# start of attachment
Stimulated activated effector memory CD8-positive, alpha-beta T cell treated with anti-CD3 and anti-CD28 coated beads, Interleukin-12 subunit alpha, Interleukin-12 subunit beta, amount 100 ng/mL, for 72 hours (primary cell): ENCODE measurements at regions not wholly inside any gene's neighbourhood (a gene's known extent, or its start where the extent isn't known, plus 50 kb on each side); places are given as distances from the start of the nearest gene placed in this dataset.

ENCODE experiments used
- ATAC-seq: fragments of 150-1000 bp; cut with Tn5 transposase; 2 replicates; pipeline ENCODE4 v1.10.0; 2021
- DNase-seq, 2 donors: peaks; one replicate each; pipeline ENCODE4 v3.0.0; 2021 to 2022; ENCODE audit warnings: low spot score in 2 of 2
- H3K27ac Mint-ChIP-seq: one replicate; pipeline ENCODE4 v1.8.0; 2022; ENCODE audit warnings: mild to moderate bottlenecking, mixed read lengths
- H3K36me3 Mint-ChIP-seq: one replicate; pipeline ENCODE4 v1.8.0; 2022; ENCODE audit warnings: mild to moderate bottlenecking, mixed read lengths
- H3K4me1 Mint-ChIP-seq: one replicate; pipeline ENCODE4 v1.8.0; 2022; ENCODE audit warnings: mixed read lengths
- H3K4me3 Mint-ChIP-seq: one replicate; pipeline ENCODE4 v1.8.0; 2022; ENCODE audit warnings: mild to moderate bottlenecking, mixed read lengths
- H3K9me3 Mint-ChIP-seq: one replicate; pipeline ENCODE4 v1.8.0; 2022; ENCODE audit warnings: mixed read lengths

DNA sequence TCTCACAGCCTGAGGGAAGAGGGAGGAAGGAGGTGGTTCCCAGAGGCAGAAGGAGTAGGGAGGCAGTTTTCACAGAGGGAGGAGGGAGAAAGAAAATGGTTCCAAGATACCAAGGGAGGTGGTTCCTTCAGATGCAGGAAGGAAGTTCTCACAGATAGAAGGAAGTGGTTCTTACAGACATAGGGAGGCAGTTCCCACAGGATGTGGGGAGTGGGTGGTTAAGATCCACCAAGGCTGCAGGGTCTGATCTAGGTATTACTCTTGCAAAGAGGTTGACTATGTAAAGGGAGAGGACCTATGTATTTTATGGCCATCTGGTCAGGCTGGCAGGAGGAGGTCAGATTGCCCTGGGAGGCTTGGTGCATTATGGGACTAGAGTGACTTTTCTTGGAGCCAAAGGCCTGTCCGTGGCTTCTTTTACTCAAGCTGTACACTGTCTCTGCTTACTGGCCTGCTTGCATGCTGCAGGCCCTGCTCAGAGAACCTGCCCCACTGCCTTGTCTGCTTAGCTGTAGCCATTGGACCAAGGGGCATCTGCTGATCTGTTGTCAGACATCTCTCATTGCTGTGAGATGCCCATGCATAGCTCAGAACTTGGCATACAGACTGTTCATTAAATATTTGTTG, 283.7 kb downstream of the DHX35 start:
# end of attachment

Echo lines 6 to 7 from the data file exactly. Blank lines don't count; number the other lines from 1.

- H3K36me3 Mint-ChIP-seq: one replicate; pipeline ENCODE4 v1.8.0; 2022; ENCODE audit warnings: mild to moderate bottlenecking, mixed read lengths
- H3K4me1 Mint-ChIP-seq: one replicate; pipeline ENCODE4 v1.8.0; 2022; ENCODE audit warnings: mixed read lengths